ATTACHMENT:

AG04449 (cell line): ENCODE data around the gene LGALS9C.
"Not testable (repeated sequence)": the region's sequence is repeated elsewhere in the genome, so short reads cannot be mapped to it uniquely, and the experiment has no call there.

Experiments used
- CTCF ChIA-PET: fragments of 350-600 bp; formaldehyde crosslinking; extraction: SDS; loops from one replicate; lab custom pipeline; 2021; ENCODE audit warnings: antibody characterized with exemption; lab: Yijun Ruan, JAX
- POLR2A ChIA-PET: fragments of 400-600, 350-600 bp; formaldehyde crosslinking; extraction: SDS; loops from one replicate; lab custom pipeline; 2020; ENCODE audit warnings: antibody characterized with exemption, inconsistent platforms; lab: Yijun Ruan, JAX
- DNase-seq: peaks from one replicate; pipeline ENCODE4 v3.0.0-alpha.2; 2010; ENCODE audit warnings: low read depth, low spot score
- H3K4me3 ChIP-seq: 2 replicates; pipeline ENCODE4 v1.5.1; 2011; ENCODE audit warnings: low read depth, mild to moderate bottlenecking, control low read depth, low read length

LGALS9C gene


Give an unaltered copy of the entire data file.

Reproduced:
AG04449 (cell line): ENCODE data around the gene LGALS9C.
"Not testable (repeated sequence)": the region's sequence is repeated elsewhere in the genome, so short reads cannot be mapped to it uniquely, and the experiment has no call there.

Experiments used
- CTCF ChIA-PET: fragments of 350-600 bp; formaldehyde crosslinking; extraction: SDS; loops from one replicate; lab custom pipeline; 2021; ENCODE audit warnings: antibody characterized with exemption; lab: Yijun Ruan, JAX
- POLR2A ChIA-PET: fragments of 400-600, 350-600 bp; formaldehyde crosslinking; extraction: SDS; loops from one replicate; lab custom pipeline; 2020; ENCODE audit warnings: antibody characterized with exemption, inconsistent platforms; lab: Yijun Ruan, JAX
- DNase-seq: peaks from one replicate; pipeline ENCODE4 v3.0.0-alpha.2; 2010; ENCODE audit warnings: low read depth, low spot score
- H3K4me3 ChIP-seq: 2 replicates; pipeline ENCODE4 v1.5.1; 2011; ENCODE audit warnings: low read depth, mild to moderate bottlenecking, control low read depth, low read length

LGALS9C gene